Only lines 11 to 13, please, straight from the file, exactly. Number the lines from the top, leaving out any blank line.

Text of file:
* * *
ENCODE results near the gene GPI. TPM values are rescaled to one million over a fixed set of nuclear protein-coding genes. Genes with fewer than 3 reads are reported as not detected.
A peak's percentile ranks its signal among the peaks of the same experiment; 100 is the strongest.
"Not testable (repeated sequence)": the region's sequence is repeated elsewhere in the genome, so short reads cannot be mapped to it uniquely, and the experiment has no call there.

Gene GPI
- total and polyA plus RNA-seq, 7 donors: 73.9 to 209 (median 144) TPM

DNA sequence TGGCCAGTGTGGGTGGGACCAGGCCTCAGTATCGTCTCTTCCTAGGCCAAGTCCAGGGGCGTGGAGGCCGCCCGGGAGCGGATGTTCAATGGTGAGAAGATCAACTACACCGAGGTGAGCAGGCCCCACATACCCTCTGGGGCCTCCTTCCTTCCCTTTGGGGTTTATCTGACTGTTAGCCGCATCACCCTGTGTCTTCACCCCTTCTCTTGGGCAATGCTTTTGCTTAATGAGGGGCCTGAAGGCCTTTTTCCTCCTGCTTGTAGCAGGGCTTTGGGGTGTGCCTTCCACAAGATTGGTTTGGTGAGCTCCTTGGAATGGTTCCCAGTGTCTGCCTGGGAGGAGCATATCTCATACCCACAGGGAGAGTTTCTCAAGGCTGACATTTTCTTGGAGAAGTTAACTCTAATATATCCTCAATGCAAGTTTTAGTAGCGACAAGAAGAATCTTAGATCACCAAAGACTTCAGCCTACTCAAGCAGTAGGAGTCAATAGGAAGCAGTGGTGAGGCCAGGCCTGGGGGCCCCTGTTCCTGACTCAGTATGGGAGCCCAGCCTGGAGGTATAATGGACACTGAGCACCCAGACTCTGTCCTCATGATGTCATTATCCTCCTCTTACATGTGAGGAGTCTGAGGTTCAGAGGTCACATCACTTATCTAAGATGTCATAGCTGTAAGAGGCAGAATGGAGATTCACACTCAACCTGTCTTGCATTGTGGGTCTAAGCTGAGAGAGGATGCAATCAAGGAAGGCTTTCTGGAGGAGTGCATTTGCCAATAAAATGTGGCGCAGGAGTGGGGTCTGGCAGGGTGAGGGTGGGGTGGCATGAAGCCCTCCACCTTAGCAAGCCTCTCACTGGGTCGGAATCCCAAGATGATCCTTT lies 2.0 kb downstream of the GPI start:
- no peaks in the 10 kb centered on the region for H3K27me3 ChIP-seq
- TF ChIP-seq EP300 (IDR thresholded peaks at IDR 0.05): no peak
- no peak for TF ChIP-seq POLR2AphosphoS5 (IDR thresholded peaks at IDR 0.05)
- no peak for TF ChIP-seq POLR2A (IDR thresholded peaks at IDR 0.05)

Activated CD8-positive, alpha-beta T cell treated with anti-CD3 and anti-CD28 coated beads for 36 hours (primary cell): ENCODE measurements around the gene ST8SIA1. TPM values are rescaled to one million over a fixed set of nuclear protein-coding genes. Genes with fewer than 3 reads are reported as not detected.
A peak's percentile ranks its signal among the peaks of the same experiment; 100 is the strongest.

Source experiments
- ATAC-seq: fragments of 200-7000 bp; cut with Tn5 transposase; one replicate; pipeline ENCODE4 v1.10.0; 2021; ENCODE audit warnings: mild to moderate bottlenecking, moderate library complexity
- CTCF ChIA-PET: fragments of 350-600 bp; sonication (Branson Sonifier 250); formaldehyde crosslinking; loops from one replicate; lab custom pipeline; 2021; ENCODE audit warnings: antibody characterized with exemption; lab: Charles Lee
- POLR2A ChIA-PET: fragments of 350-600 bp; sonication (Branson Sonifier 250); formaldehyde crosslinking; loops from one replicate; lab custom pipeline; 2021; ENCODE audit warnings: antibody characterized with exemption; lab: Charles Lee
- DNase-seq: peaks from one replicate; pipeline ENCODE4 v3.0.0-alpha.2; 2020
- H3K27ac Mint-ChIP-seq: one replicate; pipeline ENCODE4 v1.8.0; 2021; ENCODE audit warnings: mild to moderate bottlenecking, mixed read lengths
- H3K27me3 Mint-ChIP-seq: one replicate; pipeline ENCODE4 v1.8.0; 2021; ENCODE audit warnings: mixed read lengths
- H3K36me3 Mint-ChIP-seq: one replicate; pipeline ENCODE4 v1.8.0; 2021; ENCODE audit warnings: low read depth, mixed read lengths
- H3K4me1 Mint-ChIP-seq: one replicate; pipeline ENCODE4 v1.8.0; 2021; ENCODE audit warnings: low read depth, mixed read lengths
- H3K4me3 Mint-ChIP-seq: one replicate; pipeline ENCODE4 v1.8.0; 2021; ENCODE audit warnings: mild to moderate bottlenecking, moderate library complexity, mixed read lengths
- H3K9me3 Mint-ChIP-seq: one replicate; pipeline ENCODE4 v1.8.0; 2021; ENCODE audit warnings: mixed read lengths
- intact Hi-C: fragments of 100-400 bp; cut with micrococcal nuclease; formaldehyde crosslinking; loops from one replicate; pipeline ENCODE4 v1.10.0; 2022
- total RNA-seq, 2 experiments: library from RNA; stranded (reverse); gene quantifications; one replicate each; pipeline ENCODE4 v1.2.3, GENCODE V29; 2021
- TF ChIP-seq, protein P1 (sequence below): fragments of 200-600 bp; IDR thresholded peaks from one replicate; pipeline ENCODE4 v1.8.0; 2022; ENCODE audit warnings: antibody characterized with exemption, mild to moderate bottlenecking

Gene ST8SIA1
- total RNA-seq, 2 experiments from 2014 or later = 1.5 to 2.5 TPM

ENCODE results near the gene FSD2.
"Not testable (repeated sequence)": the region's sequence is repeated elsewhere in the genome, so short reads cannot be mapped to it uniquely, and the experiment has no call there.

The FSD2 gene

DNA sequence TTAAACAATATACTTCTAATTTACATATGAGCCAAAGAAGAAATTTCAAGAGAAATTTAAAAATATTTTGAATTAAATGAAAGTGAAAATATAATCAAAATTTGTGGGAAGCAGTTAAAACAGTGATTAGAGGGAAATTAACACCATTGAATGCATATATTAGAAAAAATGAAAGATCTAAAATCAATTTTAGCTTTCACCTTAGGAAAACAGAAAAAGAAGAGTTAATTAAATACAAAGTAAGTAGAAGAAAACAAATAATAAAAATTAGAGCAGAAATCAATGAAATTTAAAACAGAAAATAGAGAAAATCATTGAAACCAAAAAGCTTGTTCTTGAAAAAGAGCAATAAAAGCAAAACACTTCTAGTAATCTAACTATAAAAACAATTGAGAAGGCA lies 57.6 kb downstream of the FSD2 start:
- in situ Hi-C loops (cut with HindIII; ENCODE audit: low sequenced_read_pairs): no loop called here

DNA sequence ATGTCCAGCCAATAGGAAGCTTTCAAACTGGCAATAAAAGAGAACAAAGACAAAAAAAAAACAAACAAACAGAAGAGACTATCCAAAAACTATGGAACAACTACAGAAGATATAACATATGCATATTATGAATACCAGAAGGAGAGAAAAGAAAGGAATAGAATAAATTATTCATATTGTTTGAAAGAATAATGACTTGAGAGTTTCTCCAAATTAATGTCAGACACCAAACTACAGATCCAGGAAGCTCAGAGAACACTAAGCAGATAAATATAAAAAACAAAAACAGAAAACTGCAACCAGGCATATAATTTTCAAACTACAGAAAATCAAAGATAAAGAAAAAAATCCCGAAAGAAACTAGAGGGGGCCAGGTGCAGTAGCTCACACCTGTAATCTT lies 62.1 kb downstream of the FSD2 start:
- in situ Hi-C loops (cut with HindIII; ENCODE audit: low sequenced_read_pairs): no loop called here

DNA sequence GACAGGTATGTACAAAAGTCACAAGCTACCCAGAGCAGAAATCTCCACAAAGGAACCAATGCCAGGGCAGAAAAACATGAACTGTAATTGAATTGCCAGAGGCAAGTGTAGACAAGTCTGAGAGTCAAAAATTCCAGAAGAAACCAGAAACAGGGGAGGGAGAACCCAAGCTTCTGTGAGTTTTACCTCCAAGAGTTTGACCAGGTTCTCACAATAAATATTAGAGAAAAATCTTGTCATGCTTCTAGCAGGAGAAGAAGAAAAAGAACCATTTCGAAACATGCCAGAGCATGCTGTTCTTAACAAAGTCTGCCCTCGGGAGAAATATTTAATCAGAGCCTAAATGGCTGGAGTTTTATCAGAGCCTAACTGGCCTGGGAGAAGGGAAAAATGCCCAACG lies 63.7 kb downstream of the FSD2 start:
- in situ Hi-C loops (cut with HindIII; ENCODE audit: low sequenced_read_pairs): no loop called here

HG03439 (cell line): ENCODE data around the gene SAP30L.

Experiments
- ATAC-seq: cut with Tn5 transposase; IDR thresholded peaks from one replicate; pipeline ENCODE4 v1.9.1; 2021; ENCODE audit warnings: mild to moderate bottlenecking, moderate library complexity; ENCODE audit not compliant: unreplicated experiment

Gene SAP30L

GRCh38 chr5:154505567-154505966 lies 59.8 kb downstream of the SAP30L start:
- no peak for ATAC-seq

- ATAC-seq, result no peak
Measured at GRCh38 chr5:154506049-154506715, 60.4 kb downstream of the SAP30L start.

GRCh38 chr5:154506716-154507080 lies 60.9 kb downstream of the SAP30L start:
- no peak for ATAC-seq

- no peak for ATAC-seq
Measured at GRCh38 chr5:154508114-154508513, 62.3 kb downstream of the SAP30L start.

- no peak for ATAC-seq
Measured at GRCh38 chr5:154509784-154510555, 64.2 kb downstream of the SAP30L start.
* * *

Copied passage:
Activated CD8-positive, alpha-beta T cell treated with anti-CD3 and anti-CD28 coated beads for 36 hours (primary cell): ENCODE measurements around the gene ST8SIA1. TPM values are rescaled to one million over a fixed set of nuclear protein-coding genes. Genes with fewer than 3 reads are reported as not detected.
A peak's percentile ranks its signal among the peaks of the same experiment; 100 is the strongest.

Source experiments